How should the letters in circuit symbols look like / be typeset, especially the symbols for voltmeter, ampmeter, generator and motor? Should the V, A, G and M be typeset in the surrounding font (possibly with serifs), in the surrounding sans-serif font or in a fixed (probably stylized and sans-serif) font regardless of surrounding fonts in the text?

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    \$\begingroup\$ I can't remember ever seeing a voltmeter, ammeter etc. symbol ever using a serif. \$\endgroup\$ – JIm Dearden Nov 20 '16 at 13:29
  • \$\begingroup\$ Often enough, it's not a font at all but hand-drawn lines. You can see it at the caps of traces. \$\endgroup\$ – Janka Nov 20 '16 at 13:38
  • \$\begingroup\$ Typography doesn't matter. The symbols are simply capital letters in whatever typeface you happen to be using. Their meaning is determined from context. \$\endgroup\$ – Dave Tweed Nov 20 '16 at 14:48

That depends. Generally, use whatever is clearest, least ambiguous.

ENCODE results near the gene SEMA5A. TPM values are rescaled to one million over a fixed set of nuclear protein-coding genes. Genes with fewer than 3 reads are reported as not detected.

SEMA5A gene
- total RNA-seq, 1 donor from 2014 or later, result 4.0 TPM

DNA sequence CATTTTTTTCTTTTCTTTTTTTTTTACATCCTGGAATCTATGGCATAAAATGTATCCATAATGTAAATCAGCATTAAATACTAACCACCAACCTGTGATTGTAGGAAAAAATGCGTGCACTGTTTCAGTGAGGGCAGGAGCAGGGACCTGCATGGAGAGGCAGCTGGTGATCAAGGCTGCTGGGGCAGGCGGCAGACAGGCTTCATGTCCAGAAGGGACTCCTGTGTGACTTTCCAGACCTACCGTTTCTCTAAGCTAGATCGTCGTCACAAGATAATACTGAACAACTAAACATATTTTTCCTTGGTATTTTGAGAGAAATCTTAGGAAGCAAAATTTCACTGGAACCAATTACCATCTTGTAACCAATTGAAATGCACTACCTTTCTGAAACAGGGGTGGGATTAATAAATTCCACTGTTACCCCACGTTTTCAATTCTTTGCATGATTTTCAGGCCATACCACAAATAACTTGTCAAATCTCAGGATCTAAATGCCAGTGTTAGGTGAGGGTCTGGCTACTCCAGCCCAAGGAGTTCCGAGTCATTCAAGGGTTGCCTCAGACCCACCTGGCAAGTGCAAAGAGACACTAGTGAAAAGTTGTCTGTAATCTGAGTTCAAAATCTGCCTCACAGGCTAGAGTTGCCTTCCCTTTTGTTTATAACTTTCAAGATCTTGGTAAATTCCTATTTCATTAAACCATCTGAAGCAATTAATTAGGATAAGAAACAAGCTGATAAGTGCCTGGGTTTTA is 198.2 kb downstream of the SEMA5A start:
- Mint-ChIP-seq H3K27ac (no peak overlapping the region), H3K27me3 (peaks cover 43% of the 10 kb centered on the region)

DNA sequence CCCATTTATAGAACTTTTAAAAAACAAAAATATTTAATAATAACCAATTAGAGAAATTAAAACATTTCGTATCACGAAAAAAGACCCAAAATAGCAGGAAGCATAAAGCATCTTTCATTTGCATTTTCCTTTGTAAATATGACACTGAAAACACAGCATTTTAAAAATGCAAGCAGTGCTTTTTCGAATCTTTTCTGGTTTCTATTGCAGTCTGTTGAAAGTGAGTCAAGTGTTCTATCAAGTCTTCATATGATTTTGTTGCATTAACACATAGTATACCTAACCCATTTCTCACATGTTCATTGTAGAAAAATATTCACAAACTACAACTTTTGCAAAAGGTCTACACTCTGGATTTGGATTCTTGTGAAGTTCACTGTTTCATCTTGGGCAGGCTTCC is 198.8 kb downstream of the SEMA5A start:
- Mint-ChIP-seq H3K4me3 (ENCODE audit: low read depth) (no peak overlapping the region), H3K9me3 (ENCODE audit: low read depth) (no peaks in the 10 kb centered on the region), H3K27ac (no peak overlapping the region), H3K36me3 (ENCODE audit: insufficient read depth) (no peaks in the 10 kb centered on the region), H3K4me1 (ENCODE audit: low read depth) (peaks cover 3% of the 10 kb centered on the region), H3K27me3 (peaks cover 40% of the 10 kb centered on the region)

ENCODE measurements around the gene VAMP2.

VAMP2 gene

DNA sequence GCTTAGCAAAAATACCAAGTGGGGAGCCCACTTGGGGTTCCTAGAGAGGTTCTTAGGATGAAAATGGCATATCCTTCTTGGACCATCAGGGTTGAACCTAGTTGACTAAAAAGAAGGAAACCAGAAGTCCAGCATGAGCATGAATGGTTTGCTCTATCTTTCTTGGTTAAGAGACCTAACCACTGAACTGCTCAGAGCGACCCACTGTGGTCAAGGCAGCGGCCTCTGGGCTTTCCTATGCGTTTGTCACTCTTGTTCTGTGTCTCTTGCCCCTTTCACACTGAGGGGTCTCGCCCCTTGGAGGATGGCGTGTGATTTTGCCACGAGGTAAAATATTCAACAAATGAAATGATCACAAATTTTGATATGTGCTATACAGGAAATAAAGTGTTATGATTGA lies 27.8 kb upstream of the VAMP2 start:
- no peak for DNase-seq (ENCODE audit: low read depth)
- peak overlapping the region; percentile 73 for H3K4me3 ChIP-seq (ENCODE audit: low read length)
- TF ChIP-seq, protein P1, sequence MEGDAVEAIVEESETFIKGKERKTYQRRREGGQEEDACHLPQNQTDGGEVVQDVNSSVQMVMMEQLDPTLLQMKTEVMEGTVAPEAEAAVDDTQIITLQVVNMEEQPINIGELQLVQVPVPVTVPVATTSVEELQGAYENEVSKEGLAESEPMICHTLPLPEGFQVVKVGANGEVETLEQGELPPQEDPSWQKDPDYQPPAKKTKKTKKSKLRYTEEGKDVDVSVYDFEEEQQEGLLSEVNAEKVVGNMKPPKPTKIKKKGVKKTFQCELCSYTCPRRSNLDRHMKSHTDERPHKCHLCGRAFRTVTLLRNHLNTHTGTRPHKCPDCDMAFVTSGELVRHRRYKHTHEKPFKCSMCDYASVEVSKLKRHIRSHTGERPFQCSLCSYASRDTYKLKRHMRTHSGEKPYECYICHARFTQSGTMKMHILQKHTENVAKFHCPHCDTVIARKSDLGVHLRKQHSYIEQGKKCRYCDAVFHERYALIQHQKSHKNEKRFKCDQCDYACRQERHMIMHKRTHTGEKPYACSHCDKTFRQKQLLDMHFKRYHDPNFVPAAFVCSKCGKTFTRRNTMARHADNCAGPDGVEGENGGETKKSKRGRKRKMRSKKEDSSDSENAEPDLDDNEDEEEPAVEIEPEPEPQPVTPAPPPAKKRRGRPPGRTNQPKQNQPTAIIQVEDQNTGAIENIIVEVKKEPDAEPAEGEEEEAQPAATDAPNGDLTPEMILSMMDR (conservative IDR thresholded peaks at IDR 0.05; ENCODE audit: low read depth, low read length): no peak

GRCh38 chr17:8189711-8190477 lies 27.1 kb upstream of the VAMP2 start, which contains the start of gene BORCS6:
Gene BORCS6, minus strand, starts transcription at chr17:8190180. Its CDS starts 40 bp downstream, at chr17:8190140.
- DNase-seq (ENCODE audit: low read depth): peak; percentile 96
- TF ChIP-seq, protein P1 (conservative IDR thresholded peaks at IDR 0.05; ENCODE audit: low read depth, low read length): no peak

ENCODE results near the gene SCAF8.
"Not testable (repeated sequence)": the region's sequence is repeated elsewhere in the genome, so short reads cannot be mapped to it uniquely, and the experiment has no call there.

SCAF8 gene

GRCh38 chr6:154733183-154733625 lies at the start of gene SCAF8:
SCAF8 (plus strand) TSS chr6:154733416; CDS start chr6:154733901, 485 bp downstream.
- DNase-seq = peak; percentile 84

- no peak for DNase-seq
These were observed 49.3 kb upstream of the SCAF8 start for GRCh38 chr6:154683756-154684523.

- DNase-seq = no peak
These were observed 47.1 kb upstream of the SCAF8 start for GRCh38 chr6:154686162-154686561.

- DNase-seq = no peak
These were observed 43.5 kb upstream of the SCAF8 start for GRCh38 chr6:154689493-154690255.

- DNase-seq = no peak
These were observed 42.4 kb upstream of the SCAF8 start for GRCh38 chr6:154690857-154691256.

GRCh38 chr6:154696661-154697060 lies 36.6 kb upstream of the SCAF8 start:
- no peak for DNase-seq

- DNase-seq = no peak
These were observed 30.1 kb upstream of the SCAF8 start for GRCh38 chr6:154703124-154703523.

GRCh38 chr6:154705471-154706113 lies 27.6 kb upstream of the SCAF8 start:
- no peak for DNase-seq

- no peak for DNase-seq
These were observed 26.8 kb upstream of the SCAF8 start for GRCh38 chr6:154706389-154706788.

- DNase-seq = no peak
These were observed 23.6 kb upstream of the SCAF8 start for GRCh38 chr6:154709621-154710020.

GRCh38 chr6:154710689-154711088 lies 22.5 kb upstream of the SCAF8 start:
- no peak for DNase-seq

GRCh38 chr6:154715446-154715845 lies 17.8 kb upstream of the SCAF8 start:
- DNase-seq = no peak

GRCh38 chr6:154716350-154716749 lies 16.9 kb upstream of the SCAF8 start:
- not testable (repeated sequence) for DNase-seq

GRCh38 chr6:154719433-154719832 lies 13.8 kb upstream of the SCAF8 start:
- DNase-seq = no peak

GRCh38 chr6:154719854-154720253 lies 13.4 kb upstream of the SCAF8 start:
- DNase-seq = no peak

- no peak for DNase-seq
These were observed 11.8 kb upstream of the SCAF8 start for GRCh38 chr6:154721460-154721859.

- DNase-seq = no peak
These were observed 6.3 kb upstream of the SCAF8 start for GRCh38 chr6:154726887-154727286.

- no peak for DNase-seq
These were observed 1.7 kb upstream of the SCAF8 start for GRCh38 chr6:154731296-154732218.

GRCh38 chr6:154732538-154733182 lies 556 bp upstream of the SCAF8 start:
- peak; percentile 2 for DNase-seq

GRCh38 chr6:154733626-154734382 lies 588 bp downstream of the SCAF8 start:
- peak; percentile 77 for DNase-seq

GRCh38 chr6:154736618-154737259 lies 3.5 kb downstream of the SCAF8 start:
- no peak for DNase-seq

However, there's different standards that might apply. For example, if you publish a circuit, it'd be generally good style to follow good ol' DIN standard formats – which include a specification for things like page frame, numbering/naming of schematics and a DIN standard font. That font isn't exactly great to read (IMHO), being optimized for old pen plotters; however, there will never be an ambiguity between let's say a V and a U, an l and an I and a 1, or an O and a 0...

If you're contracting for some larger company, especially in defense, different standards might apply to you. Make yourself familiar with the demands of your audience! Remember: asking early is always better than being sorry after.

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  • \$\begingroup\$ Thanks. So it is DIN standard font. BTW: I'm a teacher, so I'm possibly the only person in my institution caring about it and my "contractors" (a.k.a. students) care even less. \$\endgroup\$ – Toscho Dec 5 '16 at 17:48

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